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I am seeking a proof for the following...

Suppose $p$ and $q$ are distinct primes. Show that $$ p^{q-1} + q^{p-1} \equiv 1 \quad (\text{mod } pq)$$ $$$$ $$$$ I gather from Fermat's Little Theorem the following: $$q^{p-1} \equiv 1 \quad (\text{mod } p)$$

and

$$p^{q-1} \equiv 1 \quad (\text{mod } q)$$

How can I use this knowledge to give a proof? I'm confident I can combine this with the Chinese Remainder Theorem, but I am stuck from here.

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This is deifnitely a duplicate. –  Bill Dubuque Apr 19 '12 at 21:20
    
My apologies if it is, I could not find it. –  Dominick Gerard Apr 19 '12 at 21:29

4 Answers 4

Write $a=p^{q-1}+q^{p-1}$. Immediately we have

$$\begin{cases} a\equiv 0^{\,q-1}+q^{p-1} \equiv 1 \mod p \\ a\equiv p^{q-1}+0^{\,p-1} \equiv 1 \mod q.\end{cases}$$

What does CRT tell us $a$ must be $\bmod pq$?

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From here, could we say $a \equiv a_0 \quad \text{mod } pq$? Would that be enough to complete the proof? –  Dominick Gerard Apr 19 '12 at 21:40
    
@Dominick: What's $a_0$ to you? –  anon Apr 19 '12 at 21:41
    
can we say that it is 1? we know it must be in the set of all integers right? –  Dominick Gerard Apr 19 '12 at 21:43
    
@Dominick: Given $a\equiv1~(p)$ and $a\equiv1~(q)$, at the very least CRT says there is a unique solution modulo $pq$. Obviously $1$ is a solution, so $a\equiv1~(pq)$ by uniqueness. –  anon Apr 19 '12 at 21:47
    
thanks, also can you elaborate on why we can go from $a=p^{q-1} + q^{p-1}$ to $a \equiv 0^{q-1} + q^{p-1} \equiv p^{q-1} + 0^{p-1}$? –  Dominick Gerard Apr 19 '12 at 22:02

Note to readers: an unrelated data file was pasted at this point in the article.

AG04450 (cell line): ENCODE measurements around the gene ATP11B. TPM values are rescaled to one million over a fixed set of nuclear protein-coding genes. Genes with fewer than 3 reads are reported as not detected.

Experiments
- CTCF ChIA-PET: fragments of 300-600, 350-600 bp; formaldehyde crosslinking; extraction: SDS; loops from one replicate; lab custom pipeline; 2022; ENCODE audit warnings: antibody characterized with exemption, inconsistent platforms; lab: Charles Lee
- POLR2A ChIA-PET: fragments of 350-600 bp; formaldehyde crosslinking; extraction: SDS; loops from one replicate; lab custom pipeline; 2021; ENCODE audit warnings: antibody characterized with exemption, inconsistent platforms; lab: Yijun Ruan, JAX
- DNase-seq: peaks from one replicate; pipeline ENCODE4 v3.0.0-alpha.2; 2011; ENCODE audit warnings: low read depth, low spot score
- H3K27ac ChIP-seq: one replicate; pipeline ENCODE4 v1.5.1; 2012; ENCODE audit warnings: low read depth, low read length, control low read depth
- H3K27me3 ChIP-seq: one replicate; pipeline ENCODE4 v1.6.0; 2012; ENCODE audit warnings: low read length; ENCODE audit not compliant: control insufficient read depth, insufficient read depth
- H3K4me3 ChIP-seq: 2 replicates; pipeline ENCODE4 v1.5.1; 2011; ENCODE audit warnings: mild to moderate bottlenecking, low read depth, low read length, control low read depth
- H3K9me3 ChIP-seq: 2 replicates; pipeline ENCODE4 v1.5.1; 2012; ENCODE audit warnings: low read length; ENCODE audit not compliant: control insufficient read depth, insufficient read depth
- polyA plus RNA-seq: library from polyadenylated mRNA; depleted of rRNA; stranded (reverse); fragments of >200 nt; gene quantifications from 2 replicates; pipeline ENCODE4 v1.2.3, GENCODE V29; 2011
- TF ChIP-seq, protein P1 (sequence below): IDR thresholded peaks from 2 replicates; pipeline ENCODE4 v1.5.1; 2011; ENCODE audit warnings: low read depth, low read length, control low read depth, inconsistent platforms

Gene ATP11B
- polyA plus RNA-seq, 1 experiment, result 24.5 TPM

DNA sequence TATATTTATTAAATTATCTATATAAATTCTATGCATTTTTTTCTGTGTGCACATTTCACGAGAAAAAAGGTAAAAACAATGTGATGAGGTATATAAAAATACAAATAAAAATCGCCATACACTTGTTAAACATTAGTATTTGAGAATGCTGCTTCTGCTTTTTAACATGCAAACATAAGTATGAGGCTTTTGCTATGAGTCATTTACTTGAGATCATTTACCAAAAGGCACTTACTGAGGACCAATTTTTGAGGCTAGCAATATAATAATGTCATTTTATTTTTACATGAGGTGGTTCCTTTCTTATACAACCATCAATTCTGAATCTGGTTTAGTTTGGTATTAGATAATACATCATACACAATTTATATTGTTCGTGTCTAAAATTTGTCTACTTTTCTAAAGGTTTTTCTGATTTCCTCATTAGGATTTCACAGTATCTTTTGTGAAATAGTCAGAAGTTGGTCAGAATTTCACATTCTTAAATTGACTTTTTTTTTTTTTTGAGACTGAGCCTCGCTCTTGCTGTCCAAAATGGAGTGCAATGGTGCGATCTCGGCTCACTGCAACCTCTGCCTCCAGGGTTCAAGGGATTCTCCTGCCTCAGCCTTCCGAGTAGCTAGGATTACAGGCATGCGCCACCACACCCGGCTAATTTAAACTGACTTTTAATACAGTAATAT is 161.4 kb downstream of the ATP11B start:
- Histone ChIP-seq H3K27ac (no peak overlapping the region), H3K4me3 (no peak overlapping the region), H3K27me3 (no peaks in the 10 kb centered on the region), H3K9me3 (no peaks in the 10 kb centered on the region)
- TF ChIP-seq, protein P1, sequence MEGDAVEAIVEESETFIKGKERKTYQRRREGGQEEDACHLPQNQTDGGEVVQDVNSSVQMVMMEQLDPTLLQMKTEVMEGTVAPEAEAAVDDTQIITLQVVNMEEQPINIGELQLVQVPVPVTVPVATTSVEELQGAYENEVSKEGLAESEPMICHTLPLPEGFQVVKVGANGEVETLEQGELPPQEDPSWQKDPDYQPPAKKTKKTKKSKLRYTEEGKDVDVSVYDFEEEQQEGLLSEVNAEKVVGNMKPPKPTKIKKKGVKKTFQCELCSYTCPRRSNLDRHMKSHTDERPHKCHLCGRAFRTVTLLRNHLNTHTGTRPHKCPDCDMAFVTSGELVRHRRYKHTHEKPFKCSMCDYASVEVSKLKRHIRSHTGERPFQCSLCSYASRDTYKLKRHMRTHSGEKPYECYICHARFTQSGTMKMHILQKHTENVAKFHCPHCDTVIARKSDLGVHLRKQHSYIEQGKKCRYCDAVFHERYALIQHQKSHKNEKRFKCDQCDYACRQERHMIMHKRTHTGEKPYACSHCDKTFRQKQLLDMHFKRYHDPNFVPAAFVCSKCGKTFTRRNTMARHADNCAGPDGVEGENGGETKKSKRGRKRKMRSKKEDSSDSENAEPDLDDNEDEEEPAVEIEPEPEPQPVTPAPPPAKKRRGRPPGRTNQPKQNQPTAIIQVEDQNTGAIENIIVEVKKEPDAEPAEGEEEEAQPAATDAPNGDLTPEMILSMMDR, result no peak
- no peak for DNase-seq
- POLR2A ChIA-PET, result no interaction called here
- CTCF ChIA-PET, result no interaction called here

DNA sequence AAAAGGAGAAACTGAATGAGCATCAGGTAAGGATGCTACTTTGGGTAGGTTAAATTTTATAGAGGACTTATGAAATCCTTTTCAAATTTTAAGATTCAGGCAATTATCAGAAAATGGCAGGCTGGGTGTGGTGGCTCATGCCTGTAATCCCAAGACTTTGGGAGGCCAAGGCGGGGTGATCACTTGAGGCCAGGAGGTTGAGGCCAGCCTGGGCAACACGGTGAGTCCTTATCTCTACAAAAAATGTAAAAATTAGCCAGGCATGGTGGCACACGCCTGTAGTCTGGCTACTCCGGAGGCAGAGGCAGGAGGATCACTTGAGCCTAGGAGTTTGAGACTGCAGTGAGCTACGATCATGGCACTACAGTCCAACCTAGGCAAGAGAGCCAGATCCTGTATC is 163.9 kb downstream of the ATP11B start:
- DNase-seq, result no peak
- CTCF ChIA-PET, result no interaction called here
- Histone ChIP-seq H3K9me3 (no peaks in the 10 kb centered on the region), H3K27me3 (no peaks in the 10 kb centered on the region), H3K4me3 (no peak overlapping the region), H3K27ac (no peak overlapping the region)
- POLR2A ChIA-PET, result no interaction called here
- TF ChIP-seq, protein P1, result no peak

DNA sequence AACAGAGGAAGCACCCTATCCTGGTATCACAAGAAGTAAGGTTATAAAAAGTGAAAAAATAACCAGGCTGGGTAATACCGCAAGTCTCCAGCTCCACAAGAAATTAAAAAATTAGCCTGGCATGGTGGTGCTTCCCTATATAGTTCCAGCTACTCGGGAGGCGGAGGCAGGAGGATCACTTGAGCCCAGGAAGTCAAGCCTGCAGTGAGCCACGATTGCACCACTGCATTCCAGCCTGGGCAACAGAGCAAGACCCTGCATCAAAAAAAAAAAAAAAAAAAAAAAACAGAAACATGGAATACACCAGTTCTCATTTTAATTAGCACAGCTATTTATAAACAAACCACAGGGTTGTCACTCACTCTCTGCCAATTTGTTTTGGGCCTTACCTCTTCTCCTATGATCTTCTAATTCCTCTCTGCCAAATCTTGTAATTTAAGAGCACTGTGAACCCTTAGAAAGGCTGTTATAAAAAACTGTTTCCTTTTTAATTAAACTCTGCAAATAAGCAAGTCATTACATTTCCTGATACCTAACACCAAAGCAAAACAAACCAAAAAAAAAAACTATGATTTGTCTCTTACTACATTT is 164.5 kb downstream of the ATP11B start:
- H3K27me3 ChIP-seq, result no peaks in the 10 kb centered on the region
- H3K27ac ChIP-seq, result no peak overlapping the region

Hint $\rm\ mod\ (p,q)\!:\ q^{p-1}\equiv (1,0),\ \ p^{q-1}\equiv (0,1)\:$ so their sum $\rm\:x \equiv (1,1)$

So $\rm\:p,q\ |\ x\!-\!1\ \Rightarrow\ pq = lcm(p,q)\ |\ x\!-\!1.\:$ (CRT isn't needed for this simple constant case)

More generally, if $\rm\:b,c\:$ are coprime then $\rm\: e' = b^{\phi(c)}$ satisfies $\rm\: e'\equiv 0\pmod{b},\ e'\equiv 1\pmod{c}\:.\ $ Hence, $\ $ using $\rm\:e'\:$ and its complement $\rm\:\ e = 1-e'\:,\ $ where $\rm\ \ e\: \equiv 1\pmod{b},\ e\:\equiv 0\pmod{c}\:,\:$ yields the following closed-form for solutions of congruences by the Chinese Remainder Theorem

$$\begin{eqnarray}\rm x\ \equiv\ a\pmod{b} \\ \rm x\ \equiv\ d\pmod{c}\end{eqnarray}\rm\ \ \iff\ \ x\ \equiv\ a\ e + d\ e'\pmod{b\:c}$$

The relationship between CRT and the orthogonal idempotents $\rm\:(1,0),\ (0,1)\:$ will become clearer when you study the Peirce decomposition induced by such idempotents.

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first using Fermat's theorem,

$q^{p-1}\equiv 1 (mod\ p)$

Also,$\ \ \ p^{q-1}\equiv0(mod\ p) $

Second using Fermat's theorem,

$p^{q-1}\equiv 1(mod\ q ) $

Also,$q^{p-1}\equiv0(mod\ q)$

Using first part we get,

$q^{p-1}+p^{q-1}\equiv1(mod\ p)$

using second part we get,

$p^{q-1}+q^{p-1}\equiv1(mod\ q)$

Since p and q are distinct prime, therefore gcd (p,q)=1

$q^{p-1}+p^{q-1}\equiv1(mod\ pq)$

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Since $gcd(p,q)=1$, by Fermat little theorem, $p^{q-1}\equiv1 (\mod{q})$.

Now, $q^{p-1}\equiv 0(\mod{q})(\because q\mid q^{p-1}).$

Thus we have, $p^{q-1}+q^{p-1}\equiv 1(\mod{q}).\tag{1}$ Again by Fermat little theorem,

$q^{p-1}\equiv 1(\mod{p}).$

And $p^{q-1}\equiv 0(\mod{q})(\because p\mid p^{q-1})$

From this we have, $p^{q-1}+q^{p-1}\equiv 1(\mod{p})\tag{2}$ From $(1)$ and $(2)$, we have,

$p^{q-1}+q^{p-1}\equiv 1(\mod{pq}) .(\because (p,q)=1)$

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